Friedman accuses the Fed of “exerting a steady deflationary pressure on the economy” as a result of its somewhat less-lenient policy in 1929 (less discount lending at below-market rates). There was no such deflationary pressure, because the dollar did not vary from its gold parity. If the dollar rose above its parity value — indicating demand for base money that was not being fulfulled — then one of two things would happen: gold would flow into the Fed in return for new base money (monetization), or the Fed would observe that the dollar’s value was above its parity on the bullion or foreign exchange markets, and react with open-market purchases of bonds, which would also increase the monetary base. These mechanisms certainly did work, as you can see from the steady bullion inflows in 1922-1924 and consequent rise in the monetary base. In fact, this is exactly what was happening in 1928-1930, as shown by the increase in gold bullion, which counteracted the decline in Fed Credit from its unnaturally-inflated 1928 level. Base money was basically stable.
In other words, if the reduction in Fed Credit was not counteracted by gold inflows, then the monetary base would have indeed fallen by a significant amount. This would have led to a rise in the dollar’s exchange value vs. gold and other gold-linked currencies — precisely what happened in 1919-1922, when raising the dollar’s value from its postwar devalued state back to the prewar parity was the Fed’s goal. It would have been “deflationary.” However, the gold inflows (monetization) cancelled that out, maintaining base money at a stable level and also maintaining the dollar’s value at a stable level.
Friedman bases some of his following conclusions on the supposed “sterilization” of gold in the 1920s and afterwards. As noted, this was basically incorrect. Like I said, if Friedman understood this stuff, he wouldn’t have been a Monetarist.
Now, let’s look at Allan Meltzer’s A History of the Federal Reserve, Volume 1: 1913-1951.
Meltzer’s discussion is, I would say, rather more confused that Friedman’s. More conceptual error. He also talks a lot about “sterilization” again. I found nothing of particular new interest in Meltzer, although he does have quite a bit of worthwhile detail about some of the discussions of the time regarding the 1928 lending surge.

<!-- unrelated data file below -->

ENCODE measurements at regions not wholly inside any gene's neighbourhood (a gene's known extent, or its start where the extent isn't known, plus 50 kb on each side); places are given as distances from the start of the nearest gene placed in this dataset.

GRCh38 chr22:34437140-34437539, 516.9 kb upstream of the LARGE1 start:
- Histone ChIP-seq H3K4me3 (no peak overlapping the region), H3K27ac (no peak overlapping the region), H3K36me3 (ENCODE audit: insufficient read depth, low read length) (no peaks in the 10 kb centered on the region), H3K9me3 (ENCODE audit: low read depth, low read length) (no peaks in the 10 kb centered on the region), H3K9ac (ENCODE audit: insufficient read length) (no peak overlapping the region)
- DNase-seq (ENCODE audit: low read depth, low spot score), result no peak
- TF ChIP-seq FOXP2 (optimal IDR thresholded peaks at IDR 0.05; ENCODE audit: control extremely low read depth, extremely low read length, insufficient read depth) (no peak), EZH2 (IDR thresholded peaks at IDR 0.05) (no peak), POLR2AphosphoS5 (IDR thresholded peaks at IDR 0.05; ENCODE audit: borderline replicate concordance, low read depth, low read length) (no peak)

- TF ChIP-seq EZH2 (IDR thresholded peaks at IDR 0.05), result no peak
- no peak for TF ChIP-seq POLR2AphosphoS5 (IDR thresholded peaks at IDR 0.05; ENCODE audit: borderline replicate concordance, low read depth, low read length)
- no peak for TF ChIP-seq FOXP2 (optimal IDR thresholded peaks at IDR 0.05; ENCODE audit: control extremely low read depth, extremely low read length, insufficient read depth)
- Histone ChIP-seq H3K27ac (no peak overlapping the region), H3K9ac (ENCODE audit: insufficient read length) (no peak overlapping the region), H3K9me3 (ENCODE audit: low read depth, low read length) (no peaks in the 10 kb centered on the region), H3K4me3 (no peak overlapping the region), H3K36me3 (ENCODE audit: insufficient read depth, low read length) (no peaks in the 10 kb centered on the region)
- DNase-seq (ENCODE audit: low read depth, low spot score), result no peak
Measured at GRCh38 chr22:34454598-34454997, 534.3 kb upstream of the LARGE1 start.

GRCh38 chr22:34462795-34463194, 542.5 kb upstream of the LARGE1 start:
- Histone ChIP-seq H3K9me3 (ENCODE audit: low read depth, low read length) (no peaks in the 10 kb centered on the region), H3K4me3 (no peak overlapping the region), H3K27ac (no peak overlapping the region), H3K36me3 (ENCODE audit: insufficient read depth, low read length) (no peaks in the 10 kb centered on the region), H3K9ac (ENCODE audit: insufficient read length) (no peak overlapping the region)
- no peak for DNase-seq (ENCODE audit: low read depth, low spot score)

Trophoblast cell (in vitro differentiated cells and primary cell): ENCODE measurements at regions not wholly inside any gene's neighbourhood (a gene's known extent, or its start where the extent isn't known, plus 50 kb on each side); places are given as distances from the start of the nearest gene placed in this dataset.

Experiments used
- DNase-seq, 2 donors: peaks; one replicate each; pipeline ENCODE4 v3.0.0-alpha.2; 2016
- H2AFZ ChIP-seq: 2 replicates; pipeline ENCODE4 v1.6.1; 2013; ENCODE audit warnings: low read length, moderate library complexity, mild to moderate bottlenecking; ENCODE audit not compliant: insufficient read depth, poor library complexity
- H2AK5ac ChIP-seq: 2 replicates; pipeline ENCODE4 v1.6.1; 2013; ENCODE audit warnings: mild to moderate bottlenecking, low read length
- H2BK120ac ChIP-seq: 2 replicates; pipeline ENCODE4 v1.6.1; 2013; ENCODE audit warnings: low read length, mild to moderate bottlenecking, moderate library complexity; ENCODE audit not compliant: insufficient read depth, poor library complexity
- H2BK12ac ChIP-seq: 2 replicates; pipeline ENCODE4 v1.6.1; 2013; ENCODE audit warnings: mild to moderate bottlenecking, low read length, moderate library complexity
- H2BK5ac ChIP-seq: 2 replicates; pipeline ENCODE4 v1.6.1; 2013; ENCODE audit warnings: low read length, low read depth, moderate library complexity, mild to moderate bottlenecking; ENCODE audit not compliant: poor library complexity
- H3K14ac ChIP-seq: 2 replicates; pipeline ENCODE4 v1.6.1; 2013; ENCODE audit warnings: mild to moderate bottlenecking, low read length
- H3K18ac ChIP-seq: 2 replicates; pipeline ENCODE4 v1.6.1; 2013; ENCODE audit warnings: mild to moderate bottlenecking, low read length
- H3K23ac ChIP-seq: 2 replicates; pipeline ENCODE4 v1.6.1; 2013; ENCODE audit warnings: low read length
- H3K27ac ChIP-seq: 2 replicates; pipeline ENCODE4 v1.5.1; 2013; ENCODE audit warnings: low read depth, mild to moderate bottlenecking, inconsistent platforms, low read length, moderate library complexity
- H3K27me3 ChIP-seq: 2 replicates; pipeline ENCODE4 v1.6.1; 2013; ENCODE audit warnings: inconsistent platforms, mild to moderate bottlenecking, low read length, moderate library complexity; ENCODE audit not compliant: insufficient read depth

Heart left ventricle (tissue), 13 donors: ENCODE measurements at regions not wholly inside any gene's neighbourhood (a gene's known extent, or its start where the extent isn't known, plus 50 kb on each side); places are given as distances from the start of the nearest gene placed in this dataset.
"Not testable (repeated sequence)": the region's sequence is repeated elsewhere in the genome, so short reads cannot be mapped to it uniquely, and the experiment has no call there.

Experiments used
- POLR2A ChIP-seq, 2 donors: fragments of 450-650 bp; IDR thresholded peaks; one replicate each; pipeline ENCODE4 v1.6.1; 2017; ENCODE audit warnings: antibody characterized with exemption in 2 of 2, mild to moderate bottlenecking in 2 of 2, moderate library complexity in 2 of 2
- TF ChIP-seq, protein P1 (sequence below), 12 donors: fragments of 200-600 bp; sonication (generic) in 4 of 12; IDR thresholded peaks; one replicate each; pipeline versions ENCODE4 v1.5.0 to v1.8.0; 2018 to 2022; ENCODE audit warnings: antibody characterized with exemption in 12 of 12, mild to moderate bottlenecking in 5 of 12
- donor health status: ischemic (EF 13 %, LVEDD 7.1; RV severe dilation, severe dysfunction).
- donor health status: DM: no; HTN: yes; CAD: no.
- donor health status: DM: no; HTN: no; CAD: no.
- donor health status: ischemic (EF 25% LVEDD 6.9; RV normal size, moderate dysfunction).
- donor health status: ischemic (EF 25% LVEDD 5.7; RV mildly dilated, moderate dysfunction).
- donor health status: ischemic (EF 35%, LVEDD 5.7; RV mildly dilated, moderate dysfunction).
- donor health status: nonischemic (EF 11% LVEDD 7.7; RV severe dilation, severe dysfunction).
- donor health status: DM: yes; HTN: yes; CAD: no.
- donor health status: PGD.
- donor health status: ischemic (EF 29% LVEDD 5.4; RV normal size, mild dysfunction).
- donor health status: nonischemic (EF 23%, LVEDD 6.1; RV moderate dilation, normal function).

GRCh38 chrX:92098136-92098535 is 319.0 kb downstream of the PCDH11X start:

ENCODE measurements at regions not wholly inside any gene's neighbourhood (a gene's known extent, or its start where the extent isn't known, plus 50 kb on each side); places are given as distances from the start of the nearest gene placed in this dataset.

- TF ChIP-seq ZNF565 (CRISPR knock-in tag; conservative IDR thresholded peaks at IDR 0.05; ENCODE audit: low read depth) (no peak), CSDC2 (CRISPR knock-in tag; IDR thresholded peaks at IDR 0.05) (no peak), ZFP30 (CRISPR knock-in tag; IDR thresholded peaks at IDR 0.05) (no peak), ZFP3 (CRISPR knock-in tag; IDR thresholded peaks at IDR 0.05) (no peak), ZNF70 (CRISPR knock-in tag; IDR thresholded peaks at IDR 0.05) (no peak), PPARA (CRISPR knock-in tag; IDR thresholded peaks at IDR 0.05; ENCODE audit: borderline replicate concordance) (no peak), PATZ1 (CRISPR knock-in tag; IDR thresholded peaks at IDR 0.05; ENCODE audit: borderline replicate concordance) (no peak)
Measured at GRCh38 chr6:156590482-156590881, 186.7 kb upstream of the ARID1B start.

Richard Timberlake’s Monetary Policy in the United States, an Intellectual and Institutional History, is one of the best volumes of monetary history I know of. Timberlake is a classical economist, and sees things through that framework. This is helpful, because it was the framework that the currency managers themselves used, until 1971. Thus, there is a lot less misinterpretation of what was happening during those years.
As his book covers a long time period, Timberlake’s discussion of the Fed in the 1920s is brief. He notes that the Fed, in practice, was continually active in the lending market (discount lending) and also continually active in open-market sales and purchases of debt securities, on top of the gold redemption/monetization factor. This was rather contrary to the ideas that surrounded the Fed’s charter, and the role it was initially intended to take (his discussion of that topic is exemplary). However, as I have noted, what the Fed was doing was not really anything new; it was the way the Bank of England and other central banks around the world operated. It is perfectly functional, although arguably over-complicated, way of operating a gold-standard system, as is evidenced by the fact that the Bank of England did so, with these techniques, for 217 years (1697-1914). It was also a consequences of the Fed’s involvement in money-printing during World War I, which made the Federal Reserve Note much more dominant in the currency system that it would have otherwise been, thus giving the Fed a larger role.
All in all, I find nothing in these three books (four if you count Eichengreen) that contradicts the simple conclusions that we arrived at from just looking at the data. Indeed, I wouldn’t say they add much either, as the discussions they describe are basically what one would expect to see in the conditions represented by our market and balance sheet information. (It’s nice to confirm that though.) There is quite a bit of error in the books (excepting Timberlake), which we can identify because we first looked at the real data.
I hope this will serve as an example of how to look at some of these historical issues. What you DON’T DO is just read some books, and try to come to some average of received opinion. Most of the opinion is flawed, and this process will inevitably produce just another flawed opinion. You will have no basis with which to identify the errors, which are plentiful. It would be nice if someone wrote a decent history of these time periods, without the kind of misunderstanding and empty accusations that characterizes Friedman and Meltzer. It would make a nice foundation for an academic career. There are so many great opportunities such as these, which you can learn about just by reading my website for free. I can’t do all this stuff myself, so there is plenty for others to do. It’s not really that difficult. The standard of economic discussion during the 20th century (and early 21st century) is so low, you can exceed it with hardly any effort at all.